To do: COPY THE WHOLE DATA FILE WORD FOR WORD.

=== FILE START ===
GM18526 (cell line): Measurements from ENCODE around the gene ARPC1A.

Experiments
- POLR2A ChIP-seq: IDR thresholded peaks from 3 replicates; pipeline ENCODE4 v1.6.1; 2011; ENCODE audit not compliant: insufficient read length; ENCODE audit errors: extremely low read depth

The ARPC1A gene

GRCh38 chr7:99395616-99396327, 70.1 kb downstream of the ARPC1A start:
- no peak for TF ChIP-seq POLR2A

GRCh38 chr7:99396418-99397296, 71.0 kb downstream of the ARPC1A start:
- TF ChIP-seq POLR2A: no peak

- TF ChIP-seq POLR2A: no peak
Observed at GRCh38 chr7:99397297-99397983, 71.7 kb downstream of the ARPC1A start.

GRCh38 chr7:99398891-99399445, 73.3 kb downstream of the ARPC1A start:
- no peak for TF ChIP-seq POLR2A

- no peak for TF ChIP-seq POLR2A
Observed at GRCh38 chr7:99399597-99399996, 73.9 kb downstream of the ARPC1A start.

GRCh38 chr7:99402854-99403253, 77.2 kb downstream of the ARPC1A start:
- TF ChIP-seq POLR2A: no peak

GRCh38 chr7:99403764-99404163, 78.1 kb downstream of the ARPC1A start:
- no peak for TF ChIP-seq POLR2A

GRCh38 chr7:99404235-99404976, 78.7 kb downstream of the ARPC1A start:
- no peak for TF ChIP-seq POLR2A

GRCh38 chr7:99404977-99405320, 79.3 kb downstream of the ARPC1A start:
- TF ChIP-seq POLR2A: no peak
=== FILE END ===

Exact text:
GM18526 (cell line): Measurements from ENCODE around the gene ARPC1A.

Experiments
- POLR2A ChIP-seq: IDR thresholded peaks from 3 replicates; pipeline ENCODE4 v1.6.1; 2011; ENCODE audit not compliant: insufficient read length; ENCODE audit errors: extremely low read depth

The ARPC1A gene

GRCh38 chr7:99395616-99396327, 70.1 kb downstream of the ARPC1A start:
- no peak for TF ChIP-seq POLR2A

GRCh38 chr7:99396418-99397296, 71.0 kb downstream of the ARPC1A start:
- TF ChIP-seq POLR2A: no peak

- TF ChIP-seq POLR2A: no peak
Observed at GRCh38 chr7:99397297-99397983, 71.7 kb downstream of the ARPC1A start.

GRCh38 chr7:99398891-99399445, 73.3 kb downstream of the ARPC1A start:
- no peak for TF ChIP-seq POLR2A

- no peak for TF ChIP-seq POLR2A
Observed at GRCh38 chr7:99399597-99399996, 73.9 kb downstream of the ARPC1A start.

GRCh38 chr7:99402854-99403253, 77.2 kb downstream of the ARPC1A start:
- TF ChIP-seq POLR2A: no peak

GRCh38 chr7:99403764-99404163, 78.1 kb downstream of the ARPC1A start:
- no peak for TF ChIP-seq POLR2A

GRCh38 chr7:99404235-99404976, 78.7 kb downstream of the ARPC1A start:
- no peak for TF ChIP-seq POLR2A

GRCh38 chr7:99404977-99405320, 79.3 kb downstream of the ARPC1A start:
- TF ChIP-seq POLR2A: no peak